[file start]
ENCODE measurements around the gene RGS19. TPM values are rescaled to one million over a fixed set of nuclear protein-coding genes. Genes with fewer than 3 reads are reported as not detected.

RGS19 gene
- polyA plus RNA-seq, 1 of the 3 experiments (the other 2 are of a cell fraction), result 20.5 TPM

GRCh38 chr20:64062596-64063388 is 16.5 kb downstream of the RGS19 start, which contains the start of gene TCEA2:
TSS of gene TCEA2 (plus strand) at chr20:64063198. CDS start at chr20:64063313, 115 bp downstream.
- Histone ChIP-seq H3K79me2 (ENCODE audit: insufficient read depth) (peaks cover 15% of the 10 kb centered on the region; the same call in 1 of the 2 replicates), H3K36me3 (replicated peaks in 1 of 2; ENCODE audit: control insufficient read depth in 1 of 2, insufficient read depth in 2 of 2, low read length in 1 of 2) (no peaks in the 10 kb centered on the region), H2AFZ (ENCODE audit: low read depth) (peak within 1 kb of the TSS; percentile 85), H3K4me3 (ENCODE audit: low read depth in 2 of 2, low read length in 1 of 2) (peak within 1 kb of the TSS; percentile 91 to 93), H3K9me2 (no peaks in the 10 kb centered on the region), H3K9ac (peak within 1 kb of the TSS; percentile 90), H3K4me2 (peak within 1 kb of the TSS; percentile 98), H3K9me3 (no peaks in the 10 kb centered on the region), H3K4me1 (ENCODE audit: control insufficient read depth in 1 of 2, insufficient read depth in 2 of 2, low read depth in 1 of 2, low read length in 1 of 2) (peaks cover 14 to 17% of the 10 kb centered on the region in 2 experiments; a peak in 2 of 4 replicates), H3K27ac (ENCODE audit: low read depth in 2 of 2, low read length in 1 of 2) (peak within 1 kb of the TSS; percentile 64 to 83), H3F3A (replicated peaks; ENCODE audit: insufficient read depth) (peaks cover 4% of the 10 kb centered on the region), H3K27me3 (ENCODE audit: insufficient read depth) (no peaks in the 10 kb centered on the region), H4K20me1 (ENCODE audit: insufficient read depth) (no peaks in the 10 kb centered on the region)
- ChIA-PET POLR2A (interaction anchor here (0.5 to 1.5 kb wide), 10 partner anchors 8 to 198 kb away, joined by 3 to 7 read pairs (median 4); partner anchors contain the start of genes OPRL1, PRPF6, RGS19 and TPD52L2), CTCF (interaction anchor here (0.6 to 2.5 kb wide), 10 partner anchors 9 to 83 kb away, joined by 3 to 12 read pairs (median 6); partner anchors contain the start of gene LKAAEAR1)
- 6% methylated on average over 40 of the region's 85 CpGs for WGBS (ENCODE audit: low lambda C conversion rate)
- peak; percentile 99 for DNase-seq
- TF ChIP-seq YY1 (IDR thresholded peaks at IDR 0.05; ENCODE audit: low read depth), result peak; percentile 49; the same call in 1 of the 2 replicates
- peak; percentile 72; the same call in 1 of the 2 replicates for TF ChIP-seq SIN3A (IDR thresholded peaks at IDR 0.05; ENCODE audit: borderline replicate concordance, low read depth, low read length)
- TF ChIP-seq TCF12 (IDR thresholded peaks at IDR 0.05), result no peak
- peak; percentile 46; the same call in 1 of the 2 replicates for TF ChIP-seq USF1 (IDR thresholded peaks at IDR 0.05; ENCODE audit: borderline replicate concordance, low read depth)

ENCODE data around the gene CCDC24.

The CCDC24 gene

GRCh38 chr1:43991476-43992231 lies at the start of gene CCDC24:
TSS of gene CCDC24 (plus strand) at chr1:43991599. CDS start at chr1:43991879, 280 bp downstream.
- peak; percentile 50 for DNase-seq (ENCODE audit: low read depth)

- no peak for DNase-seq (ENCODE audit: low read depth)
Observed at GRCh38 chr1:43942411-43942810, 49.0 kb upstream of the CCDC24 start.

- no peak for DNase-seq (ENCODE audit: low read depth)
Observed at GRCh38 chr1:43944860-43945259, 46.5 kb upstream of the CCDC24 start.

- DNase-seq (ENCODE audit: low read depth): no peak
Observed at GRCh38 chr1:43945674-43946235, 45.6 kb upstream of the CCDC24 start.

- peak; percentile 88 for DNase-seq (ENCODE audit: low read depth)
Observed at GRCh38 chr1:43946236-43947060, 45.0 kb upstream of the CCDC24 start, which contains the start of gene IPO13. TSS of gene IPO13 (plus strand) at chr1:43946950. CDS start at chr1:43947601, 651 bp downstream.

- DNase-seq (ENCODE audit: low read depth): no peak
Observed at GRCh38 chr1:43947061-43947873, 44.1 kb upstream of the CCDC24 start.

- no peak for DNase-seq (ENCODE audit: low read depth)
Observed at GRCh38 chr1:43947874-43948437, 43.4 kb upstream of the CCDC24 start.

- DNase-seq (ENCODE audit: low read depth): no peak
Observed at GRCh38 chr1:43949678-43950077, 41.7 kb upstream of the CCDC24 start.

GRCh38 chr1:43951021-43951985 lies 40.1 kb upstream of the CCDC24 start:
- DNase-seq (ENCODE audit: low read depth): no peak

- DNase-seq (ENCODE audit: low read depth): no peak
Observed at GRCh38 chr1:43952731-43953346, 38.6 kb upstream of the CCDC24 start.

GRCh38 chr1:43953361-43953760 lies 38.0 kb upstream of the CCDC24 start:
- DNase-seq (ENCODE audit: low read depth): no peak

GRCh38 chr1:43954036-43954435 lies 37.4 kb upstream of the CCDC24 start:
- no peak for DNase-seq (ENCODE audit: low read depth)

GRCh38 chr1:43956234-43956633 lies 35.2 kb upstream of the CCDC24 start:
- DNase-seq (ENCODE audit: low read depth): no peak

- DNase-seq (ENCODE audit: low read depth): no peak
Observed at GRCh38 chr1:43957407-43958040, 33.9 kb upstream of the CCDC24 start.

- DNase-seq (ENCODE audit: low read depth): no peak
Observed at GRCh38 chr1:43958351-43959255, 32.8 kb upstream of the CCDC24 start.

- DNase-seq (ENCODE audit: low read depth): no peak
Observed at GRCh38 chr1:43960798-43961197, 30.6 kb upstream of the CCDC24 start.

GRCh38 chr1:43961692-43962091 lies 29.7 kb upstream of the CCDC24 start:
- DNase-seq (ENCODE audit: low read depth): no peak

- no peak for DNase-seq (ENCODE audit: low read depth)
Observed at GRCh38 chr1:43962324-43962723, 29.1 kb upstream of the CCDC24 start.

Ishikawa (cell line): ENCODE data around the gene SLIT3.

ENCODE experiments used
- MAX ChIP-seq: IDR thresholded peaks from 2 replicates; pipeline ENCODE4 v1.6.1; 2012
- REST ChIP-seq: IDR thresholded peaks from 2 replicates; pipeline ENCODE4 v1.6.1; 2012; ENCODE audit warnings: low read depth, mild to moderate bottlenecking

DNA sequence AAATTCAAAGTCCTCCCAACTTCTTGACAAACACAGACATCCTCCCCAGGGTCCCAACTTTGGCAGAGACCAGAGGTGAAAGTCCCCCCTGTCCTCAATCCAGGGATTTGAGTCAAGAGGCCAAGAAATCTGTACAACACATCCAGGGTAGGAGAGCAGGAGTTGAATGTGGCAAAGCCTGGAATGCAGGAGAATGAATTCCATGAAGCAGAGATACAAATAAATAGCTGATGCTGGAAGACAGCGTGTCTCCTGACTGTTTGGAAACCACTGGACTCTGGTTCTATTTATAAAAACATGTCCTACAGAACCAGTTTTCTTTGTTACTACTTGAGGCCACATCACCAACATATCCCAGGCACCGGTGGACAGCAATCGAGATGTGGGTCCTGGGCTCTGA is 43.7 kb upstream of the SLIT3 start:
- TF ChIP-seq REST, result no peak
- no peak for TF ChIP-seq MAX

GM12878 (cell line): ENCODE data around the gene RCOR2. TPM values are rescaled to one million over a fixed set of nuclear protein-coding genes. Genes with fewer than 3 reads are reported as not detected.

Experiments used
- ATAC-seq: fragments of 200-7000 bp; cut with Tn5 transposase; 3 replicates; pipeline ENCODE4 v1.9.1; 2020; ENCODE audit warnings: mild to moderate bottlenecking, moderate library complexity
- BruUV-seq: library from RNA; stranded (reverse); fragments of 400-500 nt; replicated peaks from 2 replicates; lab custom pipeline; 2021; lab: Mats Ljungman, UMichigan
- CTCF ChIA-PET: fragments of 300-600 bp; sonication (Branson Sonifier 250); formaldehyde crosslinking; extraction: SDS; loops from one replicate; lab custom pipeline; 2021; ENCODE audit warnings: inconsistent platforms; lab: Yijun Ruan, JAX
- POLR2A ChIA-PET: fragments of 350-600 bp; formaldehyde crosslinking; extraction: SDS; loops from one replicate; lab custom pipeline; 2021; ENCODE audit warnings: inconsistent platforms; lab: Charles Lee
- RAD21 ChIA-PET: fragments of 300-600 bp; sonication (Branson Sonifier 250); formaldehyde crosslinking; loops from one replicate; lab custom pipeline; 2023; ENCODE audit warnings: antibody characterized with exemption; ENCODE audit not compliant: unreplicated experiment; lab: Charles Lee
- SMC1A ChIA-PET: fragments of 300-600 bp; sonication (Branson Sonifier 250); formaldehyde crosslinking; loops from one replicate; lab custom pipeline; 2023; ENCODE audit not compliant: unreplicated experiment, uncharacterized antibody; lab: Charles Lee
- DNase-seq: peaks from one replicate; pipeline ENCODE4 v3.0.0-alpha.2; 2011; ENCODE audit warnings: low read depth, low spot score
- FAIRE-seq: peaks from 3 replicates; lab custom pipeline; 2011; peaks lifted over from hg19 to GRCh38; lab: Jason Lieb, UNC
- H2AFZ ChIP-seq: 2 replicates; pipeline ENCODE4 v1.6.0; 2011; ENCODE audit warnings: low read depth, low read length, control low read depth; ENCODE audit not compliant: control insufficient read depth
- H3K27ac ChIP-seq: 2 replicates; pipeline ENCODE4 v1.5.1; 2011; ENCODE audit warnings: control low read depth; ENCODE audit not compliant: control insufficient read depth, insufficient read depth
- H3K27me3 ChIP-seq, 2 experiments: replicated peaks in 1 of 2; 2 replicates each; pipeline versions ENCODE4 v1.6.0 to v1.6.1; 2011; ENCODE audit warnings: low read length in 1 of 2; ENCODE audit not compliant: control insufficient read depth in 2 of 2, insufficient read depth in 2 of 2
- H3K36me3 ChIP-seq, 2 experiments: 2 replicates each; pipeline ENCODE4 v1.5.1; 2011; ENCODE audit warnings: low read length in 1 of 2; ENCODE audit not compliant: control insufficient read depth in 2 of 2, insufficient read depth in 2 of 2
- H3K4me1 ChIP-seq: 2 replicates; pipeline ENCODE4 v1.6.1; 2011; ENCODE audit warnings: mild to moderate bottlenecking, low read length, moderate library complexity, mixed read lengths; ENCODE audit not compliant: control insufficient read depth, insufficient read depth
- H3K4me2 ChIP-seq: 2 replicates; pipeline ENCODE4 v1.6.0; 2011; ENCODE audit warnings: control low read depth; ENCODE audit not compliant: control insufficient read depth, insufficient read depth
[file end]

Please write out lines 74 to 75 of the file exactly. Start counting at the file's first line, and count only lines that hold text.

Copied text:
- H3K4me1 ChIP-seq: 2 replicates; pipeline ENCODE4 v1.6.1; 2011; ENCODE audit warnings: mild to moderate bottlenecking, low read length, moderate library complexity, mixed read lengths; ENCODE audit not compliant: control insufficient read depth, insufficient read depth
- H3K4me2 ChIP-seq: 2 replicates; pipeline ENCODE4 v1.6.0; 2011; ENCODE audit warnings: control low read depth; ENCODE audit not compliant: control insufficient read depth, insufficient read depth